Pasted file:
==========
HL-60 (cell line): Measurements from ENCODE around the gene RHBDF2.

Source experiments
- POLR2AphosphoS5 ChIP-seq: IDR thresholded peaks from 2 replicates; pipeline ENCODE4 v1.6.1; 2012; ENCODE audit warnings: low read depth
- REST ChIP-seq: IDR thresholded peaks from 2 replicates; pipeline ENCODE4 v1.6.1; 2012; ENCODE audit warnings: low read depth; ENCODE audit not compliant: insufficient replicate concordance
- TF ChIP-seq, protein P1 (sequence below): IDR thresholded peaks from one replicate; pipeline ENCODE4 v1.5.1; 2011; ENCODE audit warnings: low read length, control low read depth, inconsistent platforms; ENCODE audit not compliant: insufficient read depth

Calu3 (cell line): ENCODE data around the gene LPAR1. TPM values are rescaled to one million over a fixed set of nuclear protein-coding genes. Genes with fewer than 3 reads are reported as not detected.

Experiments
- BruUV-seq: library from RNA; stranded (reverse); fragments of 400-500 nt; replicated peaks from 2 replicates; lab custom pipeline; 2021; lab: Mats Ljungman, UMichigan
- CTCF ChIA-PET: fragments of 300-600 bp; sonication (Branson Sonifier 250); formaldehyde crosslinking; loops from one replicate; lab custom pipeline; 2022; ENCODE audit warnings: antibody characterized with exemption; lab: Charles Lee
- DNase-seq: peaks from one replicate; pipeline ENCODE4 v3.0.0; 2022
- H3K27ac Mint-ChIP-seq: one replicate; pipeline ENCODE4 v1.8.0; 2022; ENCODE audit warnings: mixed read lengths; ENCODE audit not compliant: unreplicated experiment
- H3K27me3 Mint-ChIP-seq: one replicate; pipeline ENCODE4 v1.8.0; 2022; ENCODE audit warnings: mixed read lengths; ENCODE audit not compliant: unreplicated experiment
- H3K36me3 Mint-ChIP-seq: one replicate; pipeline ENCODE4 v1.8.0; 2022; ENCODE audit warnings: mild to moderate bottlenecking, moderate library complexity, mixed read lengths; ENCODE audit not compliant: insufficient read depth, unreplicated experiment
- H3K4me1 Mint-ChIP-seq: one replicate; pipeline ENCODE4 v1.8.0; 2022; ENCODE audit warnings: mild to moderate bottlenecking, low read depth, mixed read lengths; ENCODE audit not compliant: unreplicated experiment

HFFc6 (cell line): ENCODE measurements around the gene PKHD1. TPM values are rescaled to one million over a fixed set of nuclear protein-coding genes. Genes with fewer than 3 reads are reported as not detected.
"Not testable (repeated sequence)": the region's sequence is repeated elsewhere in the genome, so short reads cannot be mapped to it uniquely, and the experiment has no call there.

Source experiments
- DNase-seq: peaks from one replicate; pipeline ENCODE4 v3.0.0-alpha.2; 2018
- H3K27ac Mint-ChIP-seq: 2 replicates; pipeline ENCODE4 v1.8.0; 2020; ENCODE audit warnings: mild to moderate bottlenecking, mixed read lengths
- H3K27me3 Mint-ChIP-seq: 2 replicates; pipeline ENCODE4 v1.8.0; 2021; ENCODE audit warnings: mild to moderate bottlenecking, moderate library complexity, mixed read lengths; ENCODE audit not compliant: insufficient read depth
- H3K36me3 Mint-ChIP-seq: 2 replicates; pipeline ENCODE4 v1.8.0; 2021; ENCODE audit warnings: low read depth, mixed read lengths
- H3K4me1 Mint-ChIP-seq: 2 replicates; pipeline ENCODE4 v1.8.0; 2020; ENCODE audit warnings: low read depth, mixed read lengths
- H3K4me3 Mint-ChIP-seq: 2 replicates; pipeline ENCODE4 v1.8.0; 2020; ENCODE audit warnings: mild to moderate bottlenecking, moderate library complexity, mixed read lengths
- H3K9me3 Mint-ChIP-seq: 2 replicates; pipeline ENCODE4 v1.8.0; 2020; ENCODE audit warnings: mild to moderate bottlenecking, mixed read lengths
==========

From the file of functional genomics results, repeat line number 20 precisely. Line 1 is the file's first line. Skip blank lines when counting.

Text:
- H3K27me3 Mint-ChIP-seq: 2 replicates; pipeline ENCODE4 v1.8.0; 2021; ENCODE audit warnings: mild to moderate bottlenecking, moderate library complexity, mixed read lengths; ENCODE audit not compliant: insufficient read depth